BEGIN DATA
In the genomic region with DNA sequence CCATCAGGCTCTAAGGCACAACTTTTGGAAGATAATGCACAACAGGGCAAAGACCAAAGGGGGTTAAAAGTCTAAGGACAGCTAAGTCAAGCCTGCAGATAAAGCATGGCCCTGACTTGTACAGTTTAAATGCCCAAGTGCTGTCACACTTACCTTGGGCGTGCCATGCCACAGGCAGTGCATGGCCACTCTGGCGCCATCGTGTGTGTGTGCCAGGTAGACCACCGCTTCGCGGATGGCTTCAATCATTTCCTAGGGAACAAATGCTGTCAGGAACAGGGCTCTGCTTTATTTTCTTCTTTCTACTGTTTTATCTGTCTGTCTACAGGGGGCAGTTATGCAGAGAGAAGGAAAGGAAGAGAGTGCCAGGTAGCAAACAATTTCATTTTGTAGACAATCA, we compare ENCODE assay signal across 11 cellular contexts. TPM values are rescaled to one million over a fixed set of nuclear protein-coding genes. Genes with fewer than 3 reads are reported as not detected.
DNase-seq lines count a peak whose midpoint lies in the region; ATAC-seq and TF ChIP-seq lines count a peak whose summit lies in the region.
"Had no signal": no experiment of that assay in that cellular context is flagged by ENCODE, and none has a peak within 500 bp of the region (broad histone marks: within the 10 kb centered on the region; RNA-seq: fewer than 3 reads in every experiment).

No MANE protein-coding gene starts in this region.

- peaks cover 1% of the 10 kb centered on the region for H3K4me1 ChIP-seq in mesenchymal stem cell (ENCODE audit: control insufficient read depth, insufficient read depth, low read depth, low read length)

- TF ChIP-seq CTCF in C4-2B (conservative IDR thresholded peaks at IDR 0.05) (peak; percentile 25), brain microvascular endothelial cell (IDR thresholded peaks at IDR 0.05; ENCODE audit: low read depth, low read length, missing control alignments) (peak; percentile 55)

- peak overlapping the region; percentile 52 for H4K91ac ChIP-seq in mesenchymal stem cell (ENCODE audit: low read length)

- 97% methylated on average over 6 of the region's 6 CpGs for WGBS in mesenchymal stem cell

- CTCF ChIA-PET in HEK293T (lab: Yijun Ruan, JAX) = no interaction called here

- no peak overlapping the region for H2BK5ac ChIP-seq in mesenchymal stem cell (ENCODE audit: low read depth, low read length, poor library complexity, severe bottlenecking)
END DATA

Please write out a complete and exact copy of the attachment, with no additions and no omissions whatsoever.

In the genomic region with DNA sequence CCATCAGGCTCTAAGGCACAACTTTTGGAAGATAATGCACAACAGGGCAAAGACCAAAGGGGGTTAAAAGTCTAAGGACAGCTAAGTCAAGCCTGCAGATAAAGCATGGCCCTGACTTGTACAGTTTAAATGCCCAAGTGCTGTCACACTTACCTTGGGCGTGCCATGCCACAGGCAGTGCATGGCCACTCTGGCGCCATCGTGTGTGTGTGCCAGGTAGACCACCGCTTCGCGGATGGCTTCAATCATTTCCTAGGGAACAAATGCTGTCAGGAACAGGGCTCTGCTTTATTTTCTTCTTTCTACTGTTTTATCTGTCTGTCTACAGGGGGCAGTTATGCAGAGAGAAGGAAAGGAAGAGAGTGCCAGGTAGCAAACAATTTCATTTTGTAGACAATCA, we compare ENCODE assay signal across 11 cellular contexts. TPM values are rescaled to one million over a fixed set of nuclear protein-coding genes. Genes with fewer than 3 reads are reported as not detected.
DNase-seq lines count a peak whose midpoint lies in the region; ATAC-seq and TF ChIP-seq lines count a peak whose summit lies in the region.
"Had no signal": no experiment of that assay in that cellular context is flagged by ENCODE, and none has a peak within 500 bp of the region (broad histone marks: within the 10 kb centered on the region; RNA-seq: fewer than 3 reads in every experiment).

No MANE protein-coding gene starts in this region.

- peaks cover 1% of the 10 kb centered on the region for H3K4me1 ChIP-seq in mesenchymal stem cell (ENCODE audit: control insufficient read depth, insufficient read depth, low read depth, low read length)

- TF ChIP-seq CTCF in C4-2B (conservative IDR thresholded peaks at IDR 0.05) (peak; percentile 25), brain microvascular endothelial cell (IDR thresholded peaks at IDR 0.05; ENCODE audit: low read depth, low read length, missing control alignments) (peak; percentile 55)

- peak overlapping the region; percentile 52 for H4K91ac ChIP-seq in mesenchymal stem cell (ENCODE audit: low read length)

- 97% methylated on average over 6 of the region's 6 CpGs for WGBS in mesenchymal stem cell

- CTCF ChIA-PET in HEK293T (lab: Yijun Ruan, JAX) = no interaction called here

- no peak overlapping the region for H2BK5ac ChIP-seq in mesenchymal stem cell (ENCODE audit: low read depth, low read length, poor library complexity, severe bottlenecking)